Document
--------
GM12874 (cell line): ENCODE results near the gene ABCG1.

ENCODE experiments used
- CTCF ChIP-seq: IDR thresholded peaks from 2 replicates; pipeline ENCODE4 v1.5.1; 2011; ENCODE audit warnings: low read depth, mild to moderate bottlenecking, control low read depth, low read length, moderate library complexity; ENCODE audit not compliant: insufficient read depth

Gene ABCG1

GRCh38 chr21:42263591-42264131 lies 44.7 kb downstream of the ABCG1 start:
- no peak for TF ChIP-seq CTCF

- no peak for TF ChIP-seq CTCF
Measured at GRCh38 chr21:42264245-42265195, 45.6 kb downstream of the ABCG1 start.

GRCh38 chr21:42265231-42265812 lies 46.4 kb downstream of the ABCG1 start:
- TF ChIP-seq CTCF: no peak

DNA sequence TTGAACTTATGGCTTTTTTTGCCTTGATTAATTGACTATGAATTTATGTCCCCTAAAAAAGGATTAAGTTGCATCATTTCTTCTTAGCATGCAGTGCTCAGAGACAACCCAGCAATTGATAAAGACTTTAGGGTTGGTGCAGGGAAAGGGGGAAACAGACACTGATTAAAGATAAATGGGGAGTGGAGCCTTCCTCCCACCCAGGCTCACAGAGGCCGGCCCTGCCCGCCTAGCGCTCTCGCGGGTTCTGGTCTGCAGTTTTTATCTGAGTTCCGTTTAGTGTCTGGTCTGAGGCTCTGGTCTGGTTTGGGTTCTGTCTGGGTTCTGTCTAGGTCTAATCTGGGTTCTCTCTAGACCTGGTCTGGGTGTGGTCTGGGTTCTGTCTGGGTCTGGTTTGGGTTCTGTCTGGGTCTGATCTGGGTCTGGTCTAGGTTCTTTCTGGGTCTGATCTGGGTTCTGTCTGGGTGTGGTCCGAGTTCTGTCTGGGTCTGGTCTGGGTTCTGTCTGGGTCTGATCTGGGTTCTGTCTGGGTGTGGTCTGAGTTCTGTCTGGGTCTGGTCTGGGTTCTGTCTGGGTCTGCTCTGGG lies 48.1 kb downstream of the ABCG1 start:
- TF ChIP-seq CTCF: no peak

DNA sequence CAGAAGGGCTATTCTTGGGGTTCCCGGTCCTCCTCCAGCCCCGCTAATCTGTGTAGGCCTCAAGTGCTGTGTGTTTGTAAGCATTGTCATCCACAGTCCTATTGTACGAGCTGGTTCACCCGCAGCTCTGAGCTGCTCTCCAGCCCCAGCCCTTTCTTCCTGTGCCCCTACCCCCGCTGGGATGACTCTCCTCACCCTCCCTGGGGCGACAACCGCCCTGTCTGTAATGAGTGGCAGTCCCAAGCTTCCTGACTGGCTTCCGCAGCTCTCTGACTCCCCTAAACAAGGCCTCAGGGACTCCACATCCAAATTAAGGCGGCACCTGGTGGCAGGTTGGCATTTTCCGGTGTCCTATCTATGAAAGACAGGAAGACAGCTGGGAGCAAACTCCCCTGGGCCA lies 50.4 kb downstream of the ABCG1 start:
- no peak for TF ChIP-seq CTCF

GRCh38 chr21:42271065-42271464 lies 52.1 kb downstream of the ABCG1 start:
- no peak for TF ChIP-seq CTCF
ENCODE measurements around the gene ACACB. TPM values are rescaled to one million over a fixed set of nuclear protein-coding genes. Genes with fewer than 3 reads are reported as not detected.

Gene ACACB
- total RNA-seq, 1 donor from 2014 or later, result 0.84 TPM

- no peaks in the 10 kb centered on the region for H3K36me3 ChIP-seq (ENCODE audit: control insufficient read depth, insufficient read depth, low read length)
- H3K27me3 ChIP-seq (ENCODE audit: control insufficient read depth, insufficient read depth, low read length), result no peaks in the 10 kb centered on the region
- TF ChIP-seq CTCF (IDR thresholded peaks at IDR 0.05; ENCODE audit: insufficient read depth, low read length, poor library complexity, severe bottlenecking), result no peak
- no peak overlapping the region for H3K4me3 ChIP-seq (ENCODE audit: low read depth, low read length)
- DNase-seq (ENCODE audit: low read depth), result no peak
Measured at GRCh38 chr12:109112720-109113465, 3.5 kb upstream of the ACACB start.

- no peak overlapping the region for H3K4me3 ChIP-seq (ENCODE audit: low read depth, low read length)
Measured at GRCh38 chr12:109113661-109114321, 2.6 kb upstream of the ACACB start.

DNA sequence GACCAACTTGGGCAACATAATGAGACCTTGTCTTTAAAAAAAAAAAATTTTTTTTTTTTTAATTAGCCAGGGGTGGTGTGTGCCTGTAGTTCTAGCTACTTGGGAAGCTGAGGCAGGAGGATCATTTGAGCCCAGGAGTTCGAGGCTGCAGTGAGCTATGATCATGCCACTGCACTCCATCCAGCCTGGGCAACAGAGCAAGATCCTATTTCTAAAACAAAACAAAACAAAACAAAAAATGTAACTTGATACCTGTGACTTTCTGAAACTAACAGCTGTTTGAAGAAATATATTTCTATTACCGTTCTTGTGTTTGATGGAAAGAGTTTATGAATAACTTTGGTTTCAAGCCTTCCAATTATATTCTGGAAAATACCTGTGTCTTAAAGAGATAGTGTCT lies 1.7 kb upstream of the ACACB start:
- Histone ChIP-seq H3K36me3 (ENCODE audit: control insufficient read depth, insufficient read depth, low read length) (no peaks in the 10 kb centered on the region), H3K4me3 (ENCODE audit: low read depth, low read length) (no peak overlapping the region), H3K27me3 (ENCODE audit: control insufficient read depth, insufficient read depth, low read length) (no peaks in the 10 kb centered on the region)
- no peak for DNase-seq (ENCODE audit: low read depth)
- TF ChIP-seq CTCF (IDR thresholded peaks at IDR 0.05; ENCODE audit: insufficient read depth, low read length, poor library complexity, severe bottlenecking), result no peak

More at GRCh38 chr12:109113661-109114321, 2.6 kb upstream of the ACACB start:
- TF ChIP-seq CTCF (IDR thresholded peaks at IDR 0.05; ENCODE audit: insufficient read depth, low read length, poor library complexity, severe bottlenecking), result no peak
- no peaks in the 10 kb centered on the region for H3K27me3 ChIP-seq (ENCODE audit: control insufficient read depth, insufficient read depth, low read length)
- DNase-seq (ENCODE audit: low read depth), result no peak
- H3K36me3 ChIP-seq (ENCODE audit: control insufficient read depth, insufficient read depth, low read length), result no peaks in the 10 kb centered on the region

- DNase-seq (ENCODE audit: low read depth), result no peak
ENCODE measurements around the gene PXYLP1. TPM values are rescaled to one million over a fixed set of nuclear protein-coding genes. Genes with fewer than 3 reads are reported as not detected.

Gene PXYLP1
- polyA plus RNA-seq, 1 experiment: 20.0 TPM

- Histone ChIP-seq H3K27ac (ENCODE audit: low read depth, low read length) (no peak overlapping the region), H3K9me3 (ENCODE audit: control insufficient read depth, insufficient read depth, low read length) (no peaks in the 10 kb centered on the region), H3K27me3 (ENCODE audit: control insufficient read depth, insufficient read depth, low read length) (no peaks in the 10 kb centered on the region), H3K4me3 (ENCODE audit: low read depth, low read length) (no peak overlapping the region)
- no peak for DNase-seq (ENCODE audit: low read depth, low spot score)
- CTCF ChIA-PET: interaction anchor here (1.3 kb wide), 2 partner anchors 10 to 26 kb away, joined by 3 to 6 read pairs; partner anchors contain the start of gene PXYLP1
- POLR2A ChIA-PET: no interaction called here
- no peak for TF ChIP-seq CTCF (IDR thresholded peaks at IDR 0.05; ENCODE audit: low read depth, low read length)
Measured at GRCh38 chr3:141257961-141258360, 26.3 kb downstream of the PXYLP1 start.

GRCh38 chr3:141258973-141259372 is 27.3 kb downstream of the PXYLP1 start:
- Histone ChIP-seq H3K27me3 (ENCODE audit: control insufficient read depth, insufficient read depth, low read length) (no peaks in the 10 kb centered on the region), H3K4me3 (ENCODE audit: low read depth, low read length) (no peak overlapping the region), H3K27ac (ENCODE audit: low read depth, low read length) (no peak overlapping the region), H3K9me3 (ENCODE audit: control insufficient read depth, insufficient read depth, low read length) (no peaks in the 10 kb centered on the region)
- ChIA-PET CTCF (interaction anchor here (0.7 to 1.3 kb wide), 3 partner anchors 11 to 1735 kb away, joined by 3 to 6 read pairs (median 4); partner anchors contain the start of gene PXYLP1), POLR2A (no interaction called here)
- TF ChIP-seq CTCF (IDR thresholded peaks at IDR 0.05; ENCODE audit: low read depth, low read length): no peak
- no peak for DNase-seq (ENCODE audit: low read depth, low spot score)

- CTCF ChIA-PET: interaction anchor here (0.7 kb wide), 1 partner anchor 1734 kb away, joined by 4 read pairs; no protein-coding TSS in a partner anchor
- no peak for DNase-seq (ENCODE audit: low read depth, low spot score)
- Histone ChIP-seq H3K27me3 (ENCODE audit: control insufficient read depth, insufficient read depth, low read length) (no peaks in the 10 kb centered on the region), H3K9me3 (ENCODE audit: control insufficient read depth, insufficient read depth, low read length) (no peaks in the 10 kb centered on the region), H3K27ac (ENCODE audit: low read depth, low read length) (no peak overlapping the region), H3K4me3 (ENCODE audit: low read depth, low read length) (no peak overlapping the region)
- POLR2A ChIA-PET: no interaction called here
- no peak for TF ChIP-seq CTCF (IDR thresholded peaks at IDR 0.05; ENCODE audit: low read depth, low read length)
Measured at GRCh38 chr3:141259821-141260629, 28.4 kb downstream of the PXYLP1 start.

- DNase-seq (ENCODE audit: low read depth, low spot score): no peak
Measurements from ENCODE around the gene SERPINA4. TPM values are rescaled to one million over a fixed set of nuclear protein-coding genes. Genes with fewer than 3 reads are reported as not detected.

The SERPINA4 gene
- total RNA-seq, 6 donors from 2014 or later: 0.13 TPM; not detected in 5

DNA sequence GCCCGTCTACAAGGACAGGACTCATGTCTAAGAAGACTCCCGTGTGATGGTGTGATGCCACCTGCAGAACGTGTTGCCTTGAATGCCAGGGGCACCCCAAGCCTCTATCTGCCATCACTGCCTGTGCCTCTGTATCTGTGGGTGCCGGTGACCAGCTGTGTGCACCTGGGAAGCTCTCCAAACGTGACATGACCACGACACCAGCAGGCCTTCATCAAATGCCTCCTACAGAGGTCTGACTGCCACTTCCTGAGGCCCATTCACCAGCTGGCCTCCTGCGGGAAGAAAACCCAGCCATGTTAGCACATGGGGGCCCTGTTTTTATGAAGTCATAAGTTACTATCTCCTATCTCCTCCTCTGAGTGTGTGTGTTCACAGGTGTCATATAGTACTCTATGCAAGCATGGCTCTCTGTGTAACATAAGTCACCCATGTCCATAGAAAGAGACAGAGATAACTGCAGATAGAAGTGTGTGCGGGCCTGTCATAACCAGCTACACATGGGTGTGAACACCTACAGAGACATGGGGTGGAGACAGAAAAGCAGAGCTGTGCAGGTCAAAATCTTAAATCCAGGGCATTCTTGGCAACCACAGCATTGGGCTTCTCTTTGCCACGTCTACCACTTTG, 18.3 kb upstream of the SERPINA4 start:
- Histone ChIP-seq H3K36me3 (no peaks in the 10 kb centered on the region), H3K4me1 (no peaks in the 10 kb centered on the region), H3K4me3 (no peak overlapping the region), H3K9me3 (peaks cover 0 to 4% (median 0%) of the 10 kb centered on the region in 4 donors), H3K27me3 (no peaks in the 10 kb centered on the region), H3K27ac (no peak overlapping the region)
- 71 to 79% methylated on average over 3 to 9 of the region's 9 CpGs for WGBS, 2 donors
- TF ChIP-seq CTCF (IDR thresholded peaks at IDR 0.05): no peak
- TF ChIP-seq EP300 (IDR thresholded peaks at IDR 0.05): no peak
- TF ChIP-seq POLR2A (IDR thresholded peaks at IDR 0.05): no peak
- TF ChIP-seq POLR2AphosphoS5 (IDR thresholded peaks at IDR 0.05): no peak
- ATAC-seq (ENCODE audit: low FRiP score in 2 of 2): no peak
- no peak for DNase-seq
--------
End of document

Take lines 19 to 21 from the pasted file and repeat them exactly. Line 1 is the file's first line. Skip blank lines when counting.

- total RNA-seq, 1 donor from 2014 or later, result 0.84 TPM

- no peaks in the 10 kb centered on the region for H3K36me3 ChIP-seq (ENCODE audit: control insufficient read depth, insufficient read depth, low read length)
- H3K27me3 ChIP-seq (ENCODE audit: control insufficient read depth, insufficient read depth, low read length), result no peaks in the 10 kb centered on the region